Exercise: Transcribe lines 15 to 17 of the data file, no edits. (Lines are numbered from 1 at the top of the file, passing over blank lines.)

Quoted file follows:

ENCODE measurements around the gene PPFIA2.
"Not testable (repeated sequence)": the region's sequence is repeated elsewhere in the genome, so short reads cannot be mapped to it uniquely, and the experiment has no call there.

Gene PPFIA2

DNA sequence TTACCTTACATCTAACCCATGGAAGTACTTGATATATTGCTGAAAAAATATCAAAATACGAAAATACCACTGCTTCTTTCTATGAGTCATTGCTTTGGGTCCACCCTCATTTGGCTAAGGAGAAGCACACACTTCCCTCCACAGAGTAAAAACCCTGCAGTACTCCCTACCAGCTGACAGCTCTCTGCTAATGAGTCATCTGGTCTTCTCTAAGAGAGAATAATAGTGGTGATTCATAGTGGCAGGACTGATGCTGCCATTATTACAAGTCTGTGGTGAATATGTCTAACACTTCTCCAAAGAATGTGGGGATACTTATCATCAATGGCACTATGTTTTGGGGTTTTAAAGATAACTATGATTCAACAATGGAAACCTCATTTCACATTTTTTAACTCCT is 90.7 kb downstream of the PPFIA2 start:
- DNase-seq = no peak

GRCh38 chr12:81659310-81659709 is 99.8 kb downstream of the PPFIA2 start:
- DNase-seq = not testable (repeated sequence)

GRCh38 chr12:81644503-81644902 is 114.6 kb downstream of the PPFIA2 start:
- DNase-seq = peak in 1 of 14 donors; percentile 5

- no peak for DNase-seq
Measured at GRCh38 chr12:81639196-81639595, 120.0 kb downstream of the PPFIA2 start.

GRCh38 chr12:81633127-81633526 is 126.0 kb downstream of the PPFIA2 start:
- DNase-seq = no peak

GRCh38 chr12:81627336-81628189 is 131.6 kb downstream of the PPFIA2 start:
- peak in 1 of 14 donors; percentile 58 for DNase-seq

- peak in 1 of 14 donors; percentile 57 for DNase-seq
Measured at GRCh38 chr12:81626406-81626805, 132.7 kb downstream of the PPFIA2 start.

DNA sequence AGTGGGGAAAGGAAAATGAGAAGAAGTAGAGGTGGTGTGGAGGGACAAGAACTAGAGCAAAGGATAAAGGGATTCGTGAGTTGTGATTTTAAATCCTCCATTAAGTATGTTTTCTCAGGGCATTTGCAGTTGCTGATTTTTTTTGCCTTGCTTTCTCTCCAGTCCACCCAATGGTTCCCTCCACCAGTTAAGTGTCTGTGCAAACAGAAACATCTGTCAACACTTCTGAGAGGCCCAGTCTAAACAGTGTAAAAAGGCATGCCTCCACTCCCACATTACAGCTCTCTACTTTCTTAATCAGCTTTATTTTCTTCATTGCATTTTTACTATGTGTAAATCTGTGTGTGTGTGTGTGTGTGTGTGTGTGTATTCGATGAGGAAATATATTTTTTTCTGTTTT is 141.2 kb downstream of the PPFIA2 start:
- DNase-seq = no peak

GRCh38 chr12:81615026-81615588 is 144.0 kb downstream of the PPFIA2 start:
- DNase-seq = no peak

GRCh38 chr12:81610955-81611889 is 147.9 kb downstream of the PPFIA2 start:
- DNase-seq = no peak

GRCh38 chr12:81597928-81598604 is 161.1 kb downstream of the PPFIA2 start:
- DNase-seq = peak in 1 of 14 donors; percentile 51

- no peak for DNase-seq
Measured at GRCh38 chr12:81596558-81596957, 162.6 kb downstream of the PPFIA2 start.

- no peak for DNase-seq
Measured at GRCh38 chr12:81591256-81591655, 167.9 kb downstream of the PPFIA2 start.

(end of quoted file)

- peak in 1 of 14 donors; percentile 58 for DNase-seq

- peak in 1 of 14 donors; percentile 57 for DNase-seq
Measured at GRCh38 chr12:81626406-81626805, 132.7 kb downstream of the PPFIA2 start.